201X in review

By Christine Lemmer-Webber on Tue 31 December 2019

Well, this has been a big decade for me. At the close of 200X I was still very young as a programmer, had just gotten married to Morgan, had just started my job at Creative Commons, and was pretty sure everyone would figure out I was a fraud and that it would all come crashing down around me when everyone found out. (Okay, that last part is still true, but now I have more evidence I've gotten things done despite apparently pulling the wool over everyone's eyes.)

At work my boss left and I temporarily became tech lead, and we did some interesting things like kick off CC BY-SA and GPL compatibility work (which made it into the 4.0 license suite) and ran Liberated Pixel Cup (itself an interesting form of success, but I would like to spend more time talking about what the important lessons of it were... another time).

In 2011 I started MediaGoblin as a side project, but felt like I didn't really know what I was doing, yet people kept showing up and we were pushing out releases. Some people were even running the thing, and it felt fairly amazing. I left my job at Creative Commons in late 2012 and decided to try to make working on network freedom issues my main thing. It's been my main thing since, and I'm glad I've stayed focused in that way.

What I didn't expect was that the highlight of my work in the decade wasn't MediaGoblin itself but the standard we started participating in, which became ActivityPub. The work on ActivityPub arguably caused MediaGoblin to languish, but on the other hand ActivityPub was successfully ratified by the W3C as a standard and now has over 3.5 million registered users on the network and is used by dozens (at least 50) pieces of (mostly) interoperable software. That's a big success for all of it that worked on it (and there were quite a few), and in many ways I think is the actual legacy of MediaGoblin.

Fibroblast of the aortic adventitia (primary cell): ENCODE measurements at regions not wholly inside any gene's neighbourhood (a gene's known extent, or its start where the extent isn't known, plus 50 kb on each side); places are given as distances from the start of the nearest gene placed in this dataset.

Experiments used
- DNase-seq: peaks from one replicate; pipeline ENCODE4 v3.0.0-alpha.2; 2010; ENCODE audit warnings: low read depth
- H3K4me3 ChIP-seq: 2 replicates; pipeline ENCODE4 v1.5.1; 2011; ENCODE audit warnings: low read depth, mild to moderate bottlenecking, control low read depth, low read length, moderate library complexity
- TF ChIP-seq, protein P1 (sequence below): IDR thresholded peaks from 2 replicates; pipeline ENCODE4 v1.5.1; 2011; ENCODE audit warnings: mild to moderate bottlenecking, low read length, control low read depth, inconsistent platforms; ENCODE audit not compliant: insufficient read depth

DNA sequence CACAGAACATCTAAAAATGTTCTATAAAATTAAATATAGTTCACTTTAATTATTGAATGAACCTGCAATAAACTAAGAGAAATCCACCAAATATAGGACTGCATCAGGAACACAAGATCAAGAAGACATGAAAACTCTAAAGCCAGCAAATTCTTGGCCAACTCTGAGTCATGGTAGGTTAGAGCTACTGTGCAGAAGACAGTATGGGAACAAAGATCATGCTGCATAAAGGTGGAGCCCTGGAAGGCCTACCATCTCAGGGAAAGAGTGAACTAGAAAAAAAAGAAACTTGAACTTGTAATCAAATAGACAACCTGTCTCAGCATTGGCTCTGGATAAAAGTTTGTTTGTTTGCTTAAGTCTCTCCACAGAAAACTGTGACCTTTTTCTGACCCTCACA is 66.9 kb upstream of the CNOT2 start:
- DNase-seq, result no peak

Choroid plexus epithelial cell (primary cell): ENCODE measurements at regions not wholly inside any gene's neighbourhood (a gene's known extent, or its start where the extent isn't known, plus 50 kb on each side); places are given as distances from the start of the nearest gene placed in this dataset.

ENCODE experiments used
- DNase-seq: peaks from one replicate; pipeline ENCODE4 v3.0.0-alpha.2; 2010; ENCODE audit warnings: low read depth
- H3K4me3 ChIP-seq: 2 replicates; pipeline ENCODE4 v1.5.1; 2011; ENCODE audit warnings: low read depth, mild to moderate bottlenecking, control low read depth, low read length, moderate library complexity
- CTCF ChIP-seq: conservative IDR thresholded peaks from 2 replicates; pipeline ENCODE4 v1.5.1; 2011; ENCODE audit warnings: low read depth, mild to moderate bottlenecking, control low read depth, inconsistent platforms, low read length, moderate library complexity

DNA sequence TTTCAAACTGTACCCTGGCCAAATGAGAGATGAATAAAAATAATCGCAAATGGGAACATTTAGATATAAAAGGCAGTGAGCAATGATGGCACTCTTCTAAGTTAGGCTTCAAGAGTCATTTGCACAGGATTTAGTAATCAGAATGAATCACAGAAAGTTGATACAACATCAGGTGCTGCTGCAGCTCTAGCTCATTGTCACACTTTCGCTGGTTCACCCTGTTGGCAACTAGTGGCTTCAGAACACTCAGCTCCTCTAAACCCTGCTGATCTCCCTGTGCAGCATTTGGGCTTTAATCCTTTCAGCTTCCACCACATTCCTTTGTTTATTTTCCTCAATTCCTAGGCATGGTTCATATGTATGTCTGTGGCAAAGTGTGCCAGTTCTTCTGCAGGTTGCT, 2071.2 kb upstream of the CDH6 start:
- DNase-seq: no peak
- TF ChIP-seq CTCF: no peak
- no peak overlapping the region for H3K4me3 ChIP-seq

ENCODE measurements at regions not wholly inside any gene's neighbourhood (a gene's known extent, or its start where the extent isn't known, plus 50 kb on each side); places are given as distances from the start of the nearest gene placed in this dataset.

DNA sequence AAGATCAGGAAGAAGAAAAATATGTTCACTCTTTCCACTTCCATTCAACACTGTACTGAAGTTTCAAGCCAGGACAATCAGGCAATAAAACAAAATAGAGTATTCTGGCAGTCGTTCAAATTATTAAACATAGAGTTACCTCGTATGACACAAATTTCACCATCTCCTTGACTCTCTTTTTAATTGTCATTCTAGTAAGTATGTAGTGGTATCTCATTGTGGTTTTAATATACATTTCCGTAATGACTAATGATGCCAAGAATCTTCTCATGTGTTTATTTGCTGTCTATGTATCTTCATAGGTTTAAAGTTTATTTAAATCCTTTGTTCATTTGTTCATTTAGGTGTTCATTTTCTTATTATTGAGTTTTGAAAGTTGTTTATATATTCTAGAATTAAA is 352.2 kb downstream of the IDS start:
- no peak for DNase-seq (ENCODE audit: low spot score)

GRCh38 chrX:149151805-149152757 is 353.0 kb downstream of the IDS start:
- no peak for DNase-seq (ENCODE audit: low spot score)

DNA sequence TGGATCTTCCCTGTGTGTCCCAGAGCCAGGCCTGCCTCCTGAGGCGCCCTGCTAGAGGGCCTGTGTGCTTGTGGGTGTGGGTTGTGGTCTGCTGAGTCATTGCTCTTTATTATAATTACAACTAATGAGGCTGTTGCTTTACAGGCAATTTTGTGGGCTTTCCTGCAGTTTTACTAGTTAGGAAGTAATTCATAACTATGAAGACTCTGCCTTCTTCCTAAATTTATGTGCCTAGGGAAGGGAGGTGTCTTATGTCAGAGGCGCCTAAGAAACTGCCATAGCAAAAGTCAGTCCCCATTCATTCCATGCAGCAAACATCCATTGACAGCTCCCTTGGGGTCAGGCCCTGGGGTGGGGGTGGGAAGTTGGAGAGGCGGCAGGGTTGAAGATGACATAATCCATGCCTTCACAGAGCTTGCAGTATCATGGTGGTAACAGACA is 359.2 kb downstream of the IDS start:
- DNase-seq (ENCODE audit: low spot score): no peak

After ActivityPub becoming a W3C Recommendation, I took a look around and realized that other projects were using ActivityPub to accomplish the work of MediaGoblin maybe even better than MediaGoblin. The speed at which this decade passed made me conscious of how short time is and made me wonder how I should best budget it. After all, the most successful thing I worked on turned out to not be the networked software itself but the infrastructure for building networks. That lead me to reconsider whether my role was more importantly as trying to advance the state of the art, which has lead me to more recently start work on the federation laboratory called Spritely, of which I've written a bit about here.

My friend Serge Wroclawski and I also launched a podcast in the last year, Libre Lounge. I've been very proud of it; we have a lot of great episodes, so check the archive.